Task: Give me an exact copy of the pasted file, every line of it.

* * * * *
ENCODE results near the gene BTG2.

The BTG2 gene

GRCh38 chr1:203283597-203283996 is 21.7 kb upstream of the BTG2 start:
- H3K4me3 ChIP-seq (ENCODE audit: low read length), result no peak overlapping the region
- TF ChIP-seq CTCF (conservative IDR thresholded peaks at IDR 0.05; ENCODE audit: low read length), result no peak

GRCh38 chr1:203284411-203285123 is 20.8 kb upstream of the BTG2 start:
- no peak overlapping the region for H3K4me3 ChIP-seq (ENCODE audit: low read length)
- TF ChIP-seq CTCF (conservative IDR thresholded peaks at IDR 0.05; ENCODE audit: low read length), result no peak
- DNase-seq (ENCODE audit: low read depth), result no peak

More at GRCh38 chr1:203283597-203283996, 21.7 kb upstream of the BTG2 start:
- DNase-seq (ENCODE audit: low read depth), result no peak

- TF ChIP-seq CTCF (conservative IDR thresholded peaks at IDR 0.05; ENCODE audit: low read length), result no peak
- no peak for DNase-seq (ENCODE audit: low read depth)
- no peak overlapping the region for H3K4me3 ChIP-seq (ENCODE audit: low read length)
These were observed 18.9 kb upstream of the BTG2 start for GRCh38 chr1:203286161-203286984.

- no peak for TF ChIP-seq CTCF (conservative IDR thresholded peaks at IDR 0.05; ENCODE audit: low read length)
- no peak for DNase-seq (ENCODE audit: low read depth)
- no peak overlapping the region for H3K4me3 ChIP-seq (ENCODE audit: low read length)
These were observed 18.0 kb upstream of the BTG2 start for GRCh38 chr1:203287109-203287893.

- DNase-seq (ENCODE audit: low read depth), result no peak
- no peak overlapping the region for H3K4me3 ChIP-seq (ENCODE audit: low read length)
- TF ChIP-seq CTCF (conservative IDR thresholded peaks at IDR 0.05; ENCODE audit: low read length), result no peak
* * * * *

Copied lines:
ENCODE results near the gene BTG2.

The BTG2 gene

GRCh38 chr1:203283597-203283996 is 21.7 kb upstream of the BTG2 start:
- H3K4me3 ChIP-seq (ENCODE audit: low read length), result no peak overlapping the region
- TF ChIP-seq CTCF (conservative IDR thresholded peaks at IDR 0.05; ENCODE audit: low read length), result no peak

GRCh38 chr1:203284411-203285123 is 20.8 kb upstream of the BTG2 start:
- no peak overlapping the region for H3K4me3 ChIP-seq (ENCODE audit: low read length)
- TF ChIP-seq CTCF (conservative IDR thresholded peaks at IDR 0.05; ENCODE audit: low read length), result no peak
- DNase-seq (ENCODE audit: low read depth), result no peak

More at GRCh38 chr1:203283597-203283996, 21.7 kb upstream of the BTG2 start:
- DNase-seq (ENCODE audit: low read depth), result no peak

- TF ChIP-seq CTCF (conservative IDR thresholded peaks at IDR 0.05; ENCODE audit: low read length), result no peak
- no peak for DNase-seq (ENCODE audit: low read depth)
- no peak overlapping the region for H3K4me3 ChIP-seq (ENCODE audit: low read length)
These were observed 18.9 kb upstream of the BTG2 start for GRCh38 chr1:203286161-203286984.

- no peak for TF ChIP-seq CTCF (conservative IDR thresholded peaks at IDR 0.05; ENCODE audit: low read length)
- no peak for DNase-seq (ENCODE audit: low read depth)
- no peak overlapping the region for H3K4me3 ChIP-seq (ENCODE audit: low read length)
These were observed 18.0 kb upstream of the BTG2 start for GRCh38 chr1:203287109-203287893.

- DNase-seq (ENCODE audit: low read depth), result no peak
- no peak overlapping the region for H3K4me3 ChIP-seq (ENCODE audit: low read length)
- TF ChIP-seq CTCF (conservative IDR thresholded peaks at IDR 0.05; ENCODE audit: low read length), result no peak